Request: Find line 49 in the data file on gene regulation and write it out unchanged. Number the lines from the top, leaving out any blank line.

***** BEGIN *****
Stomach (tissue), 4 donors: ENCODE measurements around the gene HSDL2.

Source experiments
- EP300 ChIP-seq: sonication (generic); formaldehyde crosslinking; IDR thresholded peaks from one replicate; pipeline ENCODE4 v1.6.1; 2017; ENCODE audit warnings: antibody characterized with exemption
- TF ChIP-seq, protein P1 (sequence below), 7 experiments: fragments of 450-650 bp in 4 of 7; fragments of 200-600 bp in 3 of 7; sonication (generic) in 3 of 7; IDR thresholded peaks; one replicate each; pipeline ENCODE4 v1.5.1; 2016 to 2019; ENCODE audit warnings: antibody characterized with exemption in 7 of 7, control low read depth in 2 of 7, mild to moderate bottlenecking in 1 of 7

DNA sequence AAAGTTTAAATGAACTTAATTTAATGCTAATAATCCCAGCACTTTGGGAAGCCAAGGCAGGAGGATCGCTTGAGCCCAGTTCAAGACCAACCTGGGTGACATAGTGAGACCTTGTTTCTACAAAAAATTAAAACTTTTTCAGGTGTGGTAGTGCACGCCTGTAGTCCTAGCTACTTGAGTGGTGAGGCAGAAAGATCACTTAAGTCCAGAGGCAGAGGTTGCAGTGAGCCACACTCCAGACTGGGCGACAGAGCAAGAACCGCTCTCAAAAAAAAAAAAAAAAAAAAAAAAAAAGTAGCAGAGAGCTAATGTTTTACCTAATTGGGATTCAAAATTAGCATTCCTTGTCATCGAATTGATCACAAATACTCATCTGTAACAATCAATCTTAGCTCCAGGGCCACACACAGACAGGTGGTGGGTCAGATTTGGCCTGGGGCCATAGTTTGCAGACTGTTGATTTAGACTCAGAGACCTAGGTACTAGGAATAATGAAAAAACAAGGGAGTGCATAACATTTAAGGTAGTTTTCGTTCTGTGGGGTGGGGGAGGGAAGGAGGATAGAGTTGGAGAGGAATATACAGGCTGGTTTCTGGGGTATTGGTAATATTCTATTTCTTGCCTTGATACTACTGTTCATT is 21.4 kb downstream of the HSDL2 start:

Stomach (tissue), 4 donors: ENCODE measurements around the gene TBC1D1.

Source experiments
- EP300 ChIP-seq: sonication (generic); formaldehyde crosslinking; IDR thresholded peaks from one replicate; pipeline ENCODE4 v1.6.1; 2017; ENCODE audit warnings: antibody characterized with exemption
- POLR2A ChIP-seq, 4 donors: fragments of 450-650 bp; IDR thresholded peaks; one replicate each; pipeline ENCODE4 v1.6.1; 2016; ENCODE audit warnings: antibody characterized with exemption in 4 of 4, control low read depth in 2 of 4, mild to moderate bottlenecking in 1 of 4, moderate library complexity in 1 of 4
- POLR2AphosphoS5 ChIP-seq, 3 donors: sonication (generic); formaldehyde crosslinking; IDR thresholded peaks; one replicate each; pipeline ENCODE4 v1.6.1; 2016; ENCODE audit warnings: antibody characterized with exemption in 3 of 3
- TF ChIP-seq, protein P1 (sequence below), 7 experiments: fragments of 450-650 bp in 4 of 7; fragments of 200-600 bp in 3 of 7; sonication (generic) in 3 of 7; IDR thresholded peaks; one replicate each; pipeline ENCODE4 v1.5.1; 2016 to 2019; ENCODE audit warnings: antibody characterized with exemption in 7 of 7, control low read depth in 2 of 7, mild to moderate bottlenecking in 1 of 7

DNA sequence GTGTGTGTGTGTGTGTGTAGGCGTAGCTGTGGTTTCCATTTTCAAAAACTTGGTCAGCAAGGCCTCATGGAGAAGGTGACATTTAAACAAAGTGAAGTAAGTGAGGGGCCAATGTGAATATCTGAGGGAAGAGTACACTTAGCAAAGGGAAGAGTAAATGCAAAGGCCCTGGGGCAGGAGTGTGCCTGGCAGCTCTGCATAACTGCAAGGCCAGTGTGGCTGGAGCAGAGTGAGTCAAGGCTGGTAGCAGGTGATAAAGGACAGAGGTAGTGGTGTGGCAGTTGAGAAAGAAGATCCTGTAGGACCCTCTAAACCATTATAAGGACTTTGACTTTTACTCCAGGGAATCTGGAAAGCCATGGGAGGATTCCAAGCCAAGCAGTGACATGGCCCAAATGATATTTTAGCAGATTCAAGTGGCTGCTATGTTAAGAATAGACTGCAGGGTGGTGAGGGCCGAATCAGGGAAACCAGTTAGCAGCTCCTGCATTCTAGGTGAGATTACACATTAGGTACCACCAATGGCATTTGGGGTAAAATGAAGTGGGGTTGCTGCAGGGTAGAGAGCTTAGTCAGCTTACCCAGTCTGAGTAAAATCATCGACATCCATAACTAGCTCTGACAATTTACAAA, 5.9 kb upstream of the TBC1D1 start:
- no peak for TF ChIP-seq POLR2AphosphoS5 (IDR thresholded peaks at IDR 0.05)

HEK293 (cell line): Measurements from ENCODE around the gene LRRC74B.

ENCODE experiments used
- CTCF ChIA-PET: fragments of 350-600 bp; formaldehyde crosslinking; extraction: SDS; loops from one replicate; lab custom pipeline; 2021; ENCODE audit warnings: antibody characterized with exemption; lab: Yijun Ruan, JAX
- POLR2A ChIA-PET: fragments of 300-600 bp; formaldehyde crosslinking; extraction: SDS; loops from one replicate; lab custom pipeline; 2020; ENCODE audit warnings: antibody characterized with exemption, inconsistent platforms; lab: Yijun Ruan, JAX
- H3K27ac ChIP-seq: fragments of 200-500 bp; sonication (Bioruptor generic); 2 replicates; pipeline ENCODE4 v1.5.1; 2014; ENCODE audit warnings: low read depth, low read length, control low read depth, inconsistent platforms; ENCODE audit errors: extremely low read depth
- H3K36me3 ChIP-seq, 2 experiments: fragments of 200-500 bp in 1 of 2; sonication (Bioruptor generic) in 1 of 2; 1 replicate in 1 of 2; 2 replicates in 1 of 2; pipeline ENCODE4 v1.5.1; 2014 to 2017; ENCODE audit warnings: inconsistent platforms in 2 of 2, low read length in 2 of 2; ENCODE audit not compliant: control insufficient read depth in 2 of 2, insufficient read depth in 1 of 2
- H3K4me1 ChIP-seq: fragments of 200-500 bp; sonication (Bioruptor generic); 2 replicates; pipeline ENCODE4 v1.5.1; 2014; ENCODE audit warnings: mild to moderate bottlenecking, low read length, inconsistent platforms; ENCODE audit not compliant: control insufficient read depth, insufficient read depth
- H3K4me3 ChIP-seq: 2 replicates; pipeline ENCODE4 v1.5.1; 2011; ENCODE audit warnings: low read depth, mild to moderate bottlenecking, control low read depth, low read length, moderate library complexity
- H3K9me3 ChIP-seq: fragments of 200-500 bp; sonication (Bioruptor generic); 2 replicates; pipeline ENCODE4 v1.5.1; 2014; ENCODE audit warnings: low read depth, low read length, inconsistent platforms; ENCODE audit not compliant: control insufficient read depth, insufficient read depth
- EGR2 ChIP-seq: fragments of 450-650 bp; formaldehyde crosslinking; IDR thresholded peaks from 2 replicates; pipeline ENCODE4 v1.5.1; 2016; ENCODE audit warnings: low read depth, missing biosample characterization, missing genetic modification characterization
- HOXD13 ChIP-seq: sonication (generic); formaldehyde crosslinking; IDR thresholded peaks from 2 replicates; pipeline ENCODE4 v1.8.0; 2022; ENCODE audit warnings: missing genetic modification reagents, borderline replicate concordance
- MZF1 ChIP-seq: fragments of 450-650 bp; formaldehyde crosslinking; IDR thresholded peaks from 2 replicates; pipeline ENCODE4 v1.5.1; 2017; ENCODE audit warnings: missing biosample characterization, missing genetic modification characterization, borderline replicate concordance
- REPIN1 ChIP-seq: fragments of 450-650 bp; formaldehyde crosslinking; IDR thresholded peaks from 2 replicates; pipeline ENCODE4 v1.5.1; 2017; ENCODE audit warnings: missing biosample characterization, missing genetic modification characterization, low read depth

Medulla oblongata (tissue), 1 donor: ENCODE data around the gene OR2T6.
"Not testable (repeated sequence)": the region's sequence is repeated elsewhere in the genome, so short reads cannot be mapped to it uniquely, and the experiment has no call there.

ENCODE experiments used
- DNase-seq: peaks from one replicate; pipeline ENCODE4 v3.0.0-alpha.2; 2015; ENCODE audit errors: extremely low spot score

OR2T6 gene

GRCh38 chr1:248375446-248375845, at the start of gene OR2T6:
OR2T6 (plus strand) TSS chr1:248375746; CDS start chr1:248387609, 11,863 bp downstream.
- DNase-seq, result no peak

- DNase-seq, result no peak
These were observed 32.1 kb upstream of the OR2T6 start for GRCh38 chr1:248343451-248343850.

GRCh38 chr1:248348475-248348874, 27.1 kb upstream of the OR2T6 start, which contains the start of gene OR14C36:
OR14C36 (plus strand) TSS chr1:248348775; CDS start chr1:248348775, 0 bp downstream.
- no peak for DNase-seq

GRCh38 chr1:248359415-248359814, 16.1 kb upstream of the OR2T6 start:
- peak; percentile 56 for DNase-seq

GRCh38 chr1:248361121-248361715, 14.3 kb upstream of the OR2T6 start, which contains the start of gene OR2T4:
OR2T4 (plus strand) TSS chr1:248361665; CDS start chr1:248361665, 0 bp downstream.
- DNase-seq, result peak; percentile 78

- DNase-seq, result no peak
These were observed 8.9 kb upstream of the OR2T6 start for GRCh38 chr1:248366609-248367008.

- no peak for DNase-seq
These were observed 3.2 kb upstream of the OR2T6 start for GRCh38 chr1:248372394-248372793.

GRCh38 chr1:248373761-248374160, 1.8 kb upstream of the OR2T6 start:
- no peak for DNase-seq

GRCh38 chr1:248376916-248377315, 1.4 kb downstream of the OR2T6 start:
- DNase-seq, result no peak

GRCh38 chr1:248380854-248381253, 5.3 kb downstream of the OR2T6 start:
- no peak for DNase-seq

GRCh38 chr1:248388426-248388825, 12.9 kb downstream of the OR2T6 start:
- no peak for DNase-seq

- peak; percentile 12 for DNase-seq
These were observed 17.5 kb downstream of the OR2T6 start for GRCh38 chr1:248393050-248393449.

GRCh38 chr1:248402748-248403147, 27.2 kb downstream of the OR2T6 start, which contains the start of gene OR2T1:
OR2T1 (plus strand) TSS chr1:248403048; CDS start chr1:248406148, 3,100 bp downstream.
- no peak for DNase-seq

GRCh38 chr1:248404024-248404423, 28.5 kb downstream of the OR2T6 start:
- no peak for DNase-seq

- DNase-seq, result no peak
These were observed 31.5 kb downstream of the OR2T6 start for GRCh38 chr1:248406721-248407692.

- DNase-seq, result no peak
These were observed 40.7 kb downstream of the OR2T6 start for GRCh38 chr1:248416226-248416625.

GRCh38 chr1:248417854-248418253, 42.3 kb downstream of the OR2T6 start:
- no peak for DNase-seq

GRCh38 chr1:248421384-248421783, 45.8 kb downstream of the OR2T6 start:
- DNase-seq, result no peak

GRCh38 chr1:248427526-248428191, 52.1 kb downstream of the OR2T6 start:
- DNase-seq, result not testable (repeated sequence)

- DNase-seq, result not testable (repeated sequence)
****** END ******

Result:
GRCh38 chr1:248373761-248374160, 1.8 kb upstream of the OR2T6 start: